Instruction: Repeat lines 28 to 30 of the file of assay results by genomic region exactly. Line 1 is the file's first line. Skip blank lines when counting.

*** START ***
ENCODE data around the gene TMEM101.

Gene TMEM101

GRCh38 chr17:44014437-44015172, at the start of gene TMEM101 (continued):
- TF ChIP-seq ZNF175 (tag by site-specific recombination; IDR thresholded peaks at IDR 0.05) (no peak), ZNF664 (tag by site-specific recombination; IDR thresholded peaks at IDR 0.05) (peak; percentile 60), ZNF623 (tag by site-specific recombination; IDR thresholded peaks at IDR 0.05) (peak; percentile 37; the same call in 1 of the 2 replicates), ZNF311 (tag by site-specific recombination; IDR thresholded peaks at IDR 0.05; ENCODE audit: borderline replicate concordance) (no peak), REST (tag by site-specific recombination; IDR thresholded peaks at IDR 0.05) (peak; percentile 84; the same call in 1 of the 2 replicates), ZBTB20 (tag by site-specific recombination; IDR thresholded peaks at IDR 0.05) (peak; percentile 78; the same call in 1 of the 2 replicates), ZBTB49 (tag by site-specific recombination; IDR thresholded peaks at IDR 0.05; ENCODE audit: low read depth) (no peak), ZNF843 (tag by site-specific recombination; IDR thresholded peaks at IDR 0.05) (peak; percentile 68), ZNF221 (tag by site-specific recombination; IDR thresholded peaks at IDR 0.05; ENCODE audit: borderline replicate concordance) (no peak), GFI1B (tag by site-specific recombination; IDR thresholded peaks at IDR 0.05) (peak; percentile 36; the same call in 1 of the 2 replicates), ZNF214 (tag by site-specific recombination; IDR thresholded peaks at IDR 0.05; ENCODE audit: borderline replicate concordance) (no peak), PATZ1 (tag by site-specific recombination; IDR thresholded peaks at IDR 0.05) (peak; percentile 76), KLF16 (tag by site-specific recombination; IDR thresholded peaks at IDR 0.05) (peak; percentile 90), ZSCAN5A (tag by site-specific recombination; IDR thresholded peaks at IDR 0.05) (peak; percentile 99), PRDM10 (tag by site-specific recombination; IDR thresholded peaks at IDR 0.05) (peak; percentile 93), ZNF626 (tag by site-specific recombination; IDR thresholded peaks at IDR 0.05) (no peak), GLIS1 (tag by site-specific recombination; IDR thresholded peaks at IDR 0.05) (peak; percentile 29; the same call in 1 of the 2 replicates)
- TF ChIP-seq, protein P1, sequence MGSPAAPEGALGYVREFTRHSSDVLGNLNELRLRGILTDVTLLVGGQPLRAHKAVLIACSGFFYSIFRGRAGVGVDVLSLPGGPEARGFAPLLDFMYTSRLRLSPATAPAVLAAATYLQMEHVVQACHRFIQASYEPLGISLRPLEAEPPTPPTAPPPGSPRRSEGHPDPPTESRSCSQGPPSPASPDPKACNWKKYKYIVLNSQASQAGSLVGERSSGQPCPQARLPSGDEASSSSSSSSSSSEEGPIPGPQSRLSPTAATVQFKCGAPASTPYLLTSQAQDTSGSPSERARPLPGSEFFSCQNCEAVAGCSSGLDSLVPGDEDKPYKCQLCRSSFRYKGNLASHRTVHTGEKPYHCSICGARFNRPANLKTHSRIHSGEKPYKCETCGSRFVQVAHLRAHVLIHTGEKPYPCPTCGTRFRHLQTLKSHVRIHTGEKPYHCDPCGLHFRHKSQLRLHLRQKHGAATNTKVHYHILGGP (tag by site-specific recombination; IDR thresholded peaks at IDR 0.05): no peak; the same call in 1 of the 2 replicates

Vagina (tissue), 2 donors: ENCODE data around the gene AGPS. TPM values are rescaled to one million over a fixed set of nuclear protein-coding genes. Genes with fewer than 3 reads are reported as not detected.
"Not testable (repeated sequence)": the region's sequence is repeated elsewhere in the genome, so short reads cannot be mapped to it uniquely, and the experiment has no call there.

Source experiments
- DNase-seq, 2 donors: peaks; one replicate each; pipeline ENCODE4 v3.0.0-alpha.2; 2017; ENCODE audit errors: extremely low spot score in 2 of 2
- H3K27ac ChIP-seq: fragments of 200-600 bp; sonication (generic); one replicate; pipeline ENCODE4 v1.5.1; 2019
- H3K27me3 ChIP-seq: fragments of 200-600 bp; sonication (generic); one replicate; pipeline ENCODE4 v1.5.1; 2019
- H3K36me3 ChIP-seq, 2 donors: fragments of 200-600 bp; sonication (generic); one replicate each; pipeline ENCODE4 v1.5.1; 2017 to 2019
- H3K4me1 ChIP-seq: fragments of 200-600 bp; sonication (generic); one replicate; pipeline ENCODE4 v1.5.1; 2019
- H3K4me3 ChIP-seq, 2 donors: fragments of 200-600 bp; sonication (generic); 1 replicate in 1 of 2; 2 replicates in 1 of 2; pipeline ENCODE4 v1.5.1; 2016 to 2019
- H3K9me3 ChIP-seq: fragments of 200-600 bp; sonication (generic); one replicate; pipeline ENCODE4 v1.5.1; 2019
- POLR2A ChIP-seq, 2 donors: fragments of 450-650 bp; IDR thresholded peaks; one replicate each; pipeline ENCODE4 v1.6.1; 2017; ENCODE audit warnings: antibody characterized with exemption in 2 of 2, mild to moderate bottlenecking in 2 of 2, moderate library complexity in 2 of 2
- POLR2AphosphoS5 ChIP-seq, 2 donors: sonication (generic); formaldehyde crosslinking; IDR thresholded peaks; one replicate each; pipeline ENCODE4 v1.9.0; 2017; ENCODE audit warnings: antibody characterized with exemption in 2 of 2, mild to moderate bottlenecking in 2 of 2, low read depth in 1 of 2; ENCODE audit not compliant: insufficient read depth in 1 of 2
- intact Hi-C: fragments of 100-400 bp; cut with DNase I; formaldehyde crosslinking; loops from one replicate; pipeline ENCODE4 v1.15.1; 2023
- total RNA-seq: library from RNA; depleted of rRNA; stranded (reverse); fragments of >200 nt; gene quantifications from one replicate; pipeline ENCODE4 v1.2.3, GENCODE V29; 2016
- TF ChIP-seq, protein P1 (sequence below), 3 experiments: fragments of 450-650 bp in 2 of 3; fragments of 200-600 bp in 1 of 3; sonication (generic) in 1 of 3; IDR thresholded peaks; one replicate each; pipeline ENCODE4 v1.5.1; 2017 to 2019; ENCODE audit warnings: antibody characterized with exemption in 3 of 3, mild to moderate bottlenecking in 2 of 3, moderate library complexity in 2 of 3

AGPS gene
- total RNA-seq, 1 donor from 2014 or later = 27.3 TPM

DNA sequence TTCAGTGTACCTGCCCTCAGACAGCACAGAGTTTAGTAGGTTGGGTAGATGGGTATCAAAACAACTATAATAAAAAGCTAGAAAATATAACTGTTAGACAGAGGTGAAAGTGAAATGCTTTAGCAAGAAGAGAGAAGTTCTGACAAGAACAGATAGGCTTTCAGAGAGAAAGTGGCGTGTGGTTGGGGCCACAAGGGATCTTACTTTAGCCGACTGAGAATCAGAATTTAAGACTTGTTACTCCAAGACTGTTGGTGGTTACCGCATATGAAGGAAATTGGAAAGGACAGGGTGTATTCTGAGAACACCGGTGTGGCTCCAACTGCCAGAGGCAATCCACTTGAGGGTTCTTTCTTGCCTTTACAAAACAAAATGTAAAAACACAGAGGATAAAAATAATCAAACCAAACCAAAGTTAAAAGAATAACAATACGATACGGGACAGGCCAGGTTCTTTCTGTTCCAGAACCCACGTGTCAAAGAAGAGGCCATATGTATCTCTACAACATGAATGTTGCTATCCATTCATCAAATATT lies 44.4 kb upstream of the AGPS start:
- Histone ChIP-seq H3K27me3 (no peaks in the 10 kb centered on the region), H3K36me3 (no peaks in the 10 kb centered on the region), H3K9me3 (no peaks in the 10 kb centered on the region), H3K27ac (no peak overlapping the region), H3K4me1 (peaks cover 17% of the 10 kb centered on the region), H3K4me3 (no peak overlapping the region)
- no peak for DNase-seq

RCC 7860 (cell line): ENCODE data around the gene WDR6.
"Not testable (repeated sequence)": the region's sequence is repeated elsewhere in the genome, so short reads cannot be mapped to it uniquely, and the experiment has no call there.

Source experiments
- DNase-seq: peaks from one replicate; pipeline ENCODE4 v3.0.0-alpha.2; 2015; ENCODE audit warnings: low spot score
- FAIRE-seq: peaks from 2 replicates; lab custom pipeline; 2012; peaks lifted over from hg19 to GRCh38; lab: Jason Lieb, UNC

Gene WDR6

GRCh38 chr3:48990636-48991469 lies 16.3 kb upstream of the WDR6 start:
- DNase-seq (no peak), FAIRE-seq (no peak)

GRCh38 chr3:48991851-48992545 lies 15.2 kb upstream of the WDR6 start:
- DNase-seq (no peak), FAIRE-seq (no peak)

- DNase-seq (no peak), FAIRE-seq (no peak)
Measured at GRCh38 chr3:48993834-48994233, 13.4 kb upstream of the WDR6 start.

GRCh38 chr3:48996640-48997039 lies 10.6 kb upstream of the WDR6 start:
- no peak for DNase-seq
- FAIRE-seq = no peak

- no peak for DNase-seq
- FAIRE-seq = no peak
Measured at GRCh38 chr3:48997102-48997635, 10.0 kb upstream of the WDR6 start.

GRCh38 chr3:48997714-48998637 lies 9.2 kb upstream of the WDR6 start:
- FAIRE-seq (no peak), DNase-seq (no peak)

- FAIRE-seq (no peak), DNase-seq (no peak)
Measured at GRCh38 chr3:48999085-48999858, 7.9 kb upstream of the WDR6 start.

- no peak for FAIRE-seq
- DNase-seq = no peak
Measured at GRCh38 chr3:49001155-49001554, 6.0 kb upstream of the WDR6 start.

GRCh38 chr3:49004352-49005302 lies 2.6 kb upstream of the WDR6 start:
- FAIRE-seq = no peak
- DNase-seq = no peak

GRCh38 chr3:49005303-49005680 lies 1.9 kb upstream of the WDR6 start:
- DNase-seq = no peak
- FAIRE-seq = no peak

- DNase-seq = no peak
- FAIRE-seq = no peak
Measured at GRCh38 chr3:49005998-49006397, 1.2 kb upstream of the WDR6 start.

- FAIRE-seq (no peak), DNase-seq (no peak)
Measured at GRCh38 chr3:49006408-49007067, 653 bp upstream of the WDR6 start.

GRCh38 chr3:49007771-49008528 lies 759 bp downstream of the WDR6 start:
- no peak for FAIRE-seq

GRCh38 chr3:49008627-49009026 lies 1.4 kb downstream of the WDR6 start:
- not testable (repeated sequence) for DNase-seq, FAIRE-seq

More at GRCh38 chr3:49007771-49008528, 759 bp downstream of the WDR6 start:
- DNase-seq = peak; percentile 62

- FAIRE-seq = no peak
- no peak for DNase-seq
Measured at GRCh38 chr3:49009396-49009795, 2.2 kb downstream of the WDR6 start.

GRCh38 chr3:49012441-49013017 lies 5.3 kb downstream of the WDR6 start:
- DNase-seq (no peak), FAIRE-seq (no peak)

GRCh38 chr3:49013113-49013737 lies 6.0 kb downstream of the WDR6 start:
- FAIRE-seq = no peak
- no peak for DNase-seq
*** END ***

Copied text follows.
Source experiments
- DNase-seq: peaks from one replicate; pipeline ENCODE4 v3.0.0-alpha.2; 2015; ENCODE audit warnings: low spot score
- FAIRE-seq: peaks from 2 replicates; lab custom pipeline; 2012; peaks lifted over from hg19 to GRCh38; lab: Jason Lieb, UNC